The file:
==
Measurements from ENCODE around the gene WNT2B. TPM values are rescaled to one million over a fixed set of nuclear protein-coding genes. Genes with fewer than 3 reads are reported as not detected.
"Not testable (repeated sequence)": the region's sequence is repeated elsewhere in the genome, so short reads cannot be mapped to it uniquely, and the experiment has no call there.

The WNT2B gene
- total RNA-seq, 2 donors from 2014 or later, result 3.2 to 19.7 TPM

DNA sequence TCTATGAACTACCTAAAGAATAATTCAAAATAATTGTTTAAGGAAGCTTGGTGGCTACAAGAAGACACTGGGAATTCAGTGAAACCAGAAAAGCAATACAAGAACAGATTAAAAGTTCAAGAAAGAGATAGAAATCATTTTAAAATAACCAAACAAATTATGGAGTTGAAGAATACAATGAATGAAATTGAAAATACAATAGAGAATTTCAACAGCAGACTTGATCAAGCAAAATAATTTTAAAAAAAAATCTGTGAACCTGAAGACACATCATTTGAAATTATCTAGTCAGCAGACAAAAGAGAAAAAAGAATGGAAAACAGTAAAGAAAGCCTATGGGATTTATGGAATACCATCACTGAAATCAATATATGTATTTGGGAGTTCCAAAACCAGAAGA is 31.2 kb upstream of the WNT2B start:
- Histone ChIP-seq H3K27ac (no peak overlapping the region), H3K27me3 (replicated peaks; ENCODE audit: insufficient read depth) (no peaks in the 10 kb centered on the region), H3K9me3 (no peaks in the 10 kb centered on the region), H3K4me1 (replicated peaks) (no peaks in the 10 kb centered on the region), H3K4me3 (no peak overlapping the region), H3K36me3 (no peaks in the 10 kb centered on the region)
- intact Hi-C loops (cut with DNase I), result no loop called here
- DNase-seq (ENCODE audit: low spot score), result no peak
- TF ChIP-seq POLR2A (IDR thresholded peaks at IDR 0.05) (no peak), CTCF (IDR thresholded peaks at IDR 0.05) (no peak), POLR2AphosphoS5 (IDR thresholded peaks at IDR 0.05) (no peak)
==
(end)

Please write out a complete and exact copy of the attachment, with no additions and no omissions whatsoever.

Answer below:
Measurements from ENCODE around the gene WNT2B. TPM values are rescaled to one million over a fixed set of nuclear protein-coding genes. Genes with fewer than 3 reads are reported as not detected.
"Not testable (repeated sequence)": the region's sequence is repeated elsewhere in the genome, so short reads cannot be mapped to it uniquely, and the experiment has no call there.

The WNT2B gene
- total RNA-seq, 2 donors from 2014 or later, result 3.2 to 19.7 TPM

DNA sequence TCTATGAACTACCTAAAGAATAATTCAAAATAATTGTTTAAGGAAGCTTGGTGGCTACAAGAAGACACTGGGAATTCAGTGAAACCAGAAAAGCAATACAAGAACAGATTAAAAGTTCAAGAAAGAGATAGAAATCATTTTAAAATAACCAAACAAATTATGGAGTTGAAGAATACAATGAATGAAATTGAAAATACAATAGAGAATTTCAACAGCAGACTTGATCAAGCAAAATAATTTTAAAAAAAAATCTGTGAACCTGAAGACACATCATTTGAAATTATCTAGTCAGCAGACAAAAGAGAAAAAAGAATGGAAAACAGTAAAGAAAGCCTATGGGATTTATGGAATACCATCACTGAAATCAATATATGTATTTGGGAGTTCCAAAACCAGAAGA is 31.2 kb upstream of the WNT2B start:
- Histone ChIP-seq H3K27ac (no peak overlapping the region), H3K27me3 (replicated peaks; ENCODE audit: insufficient read depth) (no peaks in the 10 kb centered on the region), H3K9me3 (no peaks in the 10 kb centered on the region), H3K4me1 (replicated peaks) (no peaks in the 10 kb centered on the region), H3K4me3 (no peak overlapping the region), H3K36me3 (no peaks in the 10 kb centered on the region)
- intact Hi-C loops (cut with DNase I), result no loop called here
- DNase-seq (ENCODE audit: low spot score), result no peak
- TF ChIP-seq POLR2A (IDR thresholded peaks at IDR 0.05) (no peak), CTCF (IDR thresholded peaks at IDR 0.05) (no peak), POLR2AphosphoS5 (IDR thresholded peaks at IDR 0.05) (no peak)